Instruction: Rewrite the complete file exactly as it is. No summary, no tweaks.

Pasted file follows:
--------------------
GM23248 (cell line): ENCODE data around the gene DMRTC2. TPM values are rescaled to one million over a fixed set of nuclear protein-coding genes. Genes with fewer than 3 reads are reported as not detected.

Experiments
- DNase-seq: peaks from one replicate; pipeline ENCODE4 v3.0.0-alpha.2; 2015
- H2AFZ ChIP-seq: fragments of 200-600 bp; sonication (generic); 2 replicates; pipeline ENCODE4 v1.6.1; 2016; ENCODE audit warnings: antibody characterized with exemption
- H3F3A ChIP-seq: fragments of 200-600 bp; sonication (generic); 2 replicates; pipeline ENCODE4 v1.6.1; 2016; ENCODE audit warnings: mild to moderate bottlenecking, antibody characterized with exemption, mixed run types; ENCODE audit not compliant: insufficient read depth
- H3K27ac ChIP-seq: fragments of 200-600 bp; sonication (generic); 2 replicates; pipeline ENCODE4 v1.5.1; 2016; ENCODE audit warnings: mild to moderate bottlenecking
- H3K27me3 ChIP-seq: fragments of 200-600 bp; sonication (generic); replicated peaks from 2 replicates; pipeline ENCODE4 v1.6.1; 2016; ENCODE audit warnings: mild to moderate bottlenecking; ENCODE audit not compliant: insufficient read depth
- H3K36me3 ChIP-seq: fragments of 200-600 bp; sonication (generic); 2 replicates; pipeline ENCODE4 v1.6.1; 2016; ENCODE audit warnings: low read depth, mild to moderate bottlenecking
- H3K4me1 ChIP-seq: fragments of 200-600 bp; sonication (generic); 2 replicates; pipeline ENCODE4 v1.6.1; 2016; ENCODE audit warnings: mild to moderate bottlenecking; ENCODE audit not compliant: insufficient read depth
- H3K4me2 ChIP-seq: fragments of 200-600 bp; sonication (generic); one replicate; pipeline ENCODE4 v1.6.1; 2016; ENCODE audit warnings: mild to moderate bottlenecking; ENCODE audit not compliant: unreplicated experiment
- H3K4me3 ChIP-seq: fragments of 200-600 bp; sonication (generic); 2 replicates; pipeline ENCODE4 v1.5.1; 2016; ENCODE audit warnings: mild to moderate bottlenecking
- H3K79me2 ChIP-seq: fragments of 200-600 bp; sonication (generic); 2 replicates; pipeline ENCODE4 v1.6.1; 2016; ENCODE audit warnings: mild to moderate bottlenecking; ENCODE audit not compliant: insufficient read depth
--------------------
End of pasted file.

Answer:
GM23248 (cell line): ENCODE data around the gene DMRTC2. TPM values are rescaled to one million over a fixed set of nuclear protein-coding genes. Genes with fewer than 3 reads are reported as not detected.

Experiments
- DNase-seq: peaks from one replicate; pipeline ENCODE4 v3.0.0-alpha.2; 2015
- H2AFZ ChIP-seq: fragments of 200-600 bp; sonication (generic); 2 replicates; pipeline ENCODE4 v1.6.1; 2016; ENCODE audit warnings: antibody characterized with exemption
- H3F3A ChIP-seq: fragments of 200-600 bp; sonication (generic); 2 replicates; pipeline ENCODE4 v1.6.1; 2016; ENCODE audit warnings: mild to moderate bottlenecking, antibody characterized with exemption, mixed run types; ENCODE audit not compliant: insufficient read depth
- H3K27ac ChIP-seq: fragments of 200-600 bp; sonication (generic); 2 replicates; pipeline ENCODE4 v1.5.1; 2016; ENCODE audit warnings: mild to moderate bottlenecking
- H3K27me3 ChIP-seq: fragments of 200-600 bp; sonication (generic); replicated peaks from 2 replicates; pipeline ENCODE4 v1.6.1; 2016; ENCODE audit warnings: mild to moderate bottlenecking; ENCODE audit not compliant: insufficient read depth
- H3K36me3 ChIP-seq: fragments of 200-600 bp; sonication (generic); 2 replicates; pipeline ENCODE4 v1.6.1; 2016; ENCODE audit warnings: low read depth, mild to moderate bottlenecking
- H3K4me1 ChIP-seq: fragments of 200-600 bp; sonication (generic); 2 replicates; pipeline ENCODE4 v1.6.1; 2016; ENCODE audit warnings: mild to moderate bottlenecking; ENCODE audit not compliant: insufficient read depth
- H3K4me2 ChIP-seq: fragments of 200-600 bp; sonication (generic); one replicate; pipeline ENCODE4 v1.6.1; 2016; ENCODE audit warnings: mild to moderate bottlenecking; ENCODE audit not compliant: unreplicated experiment
- H3K4me3 ChIP-seq: fragments of 200-600 bp; sonication (generic); 2 replicates; pipeline ENCODE4 v1.5.1; 2016; ENCODE audit warnings: mild to moderate bottlenecking
- H3K79me2 ChIP-seq: fragments of 200-600 bp; sonication (generic); 2 replicates; pipeline ENCODE4 v1.6.1; 2016; ENCODE audit warnings: mild to moderate bottlenecking; ENCODE audit not compliant: insufficient read depth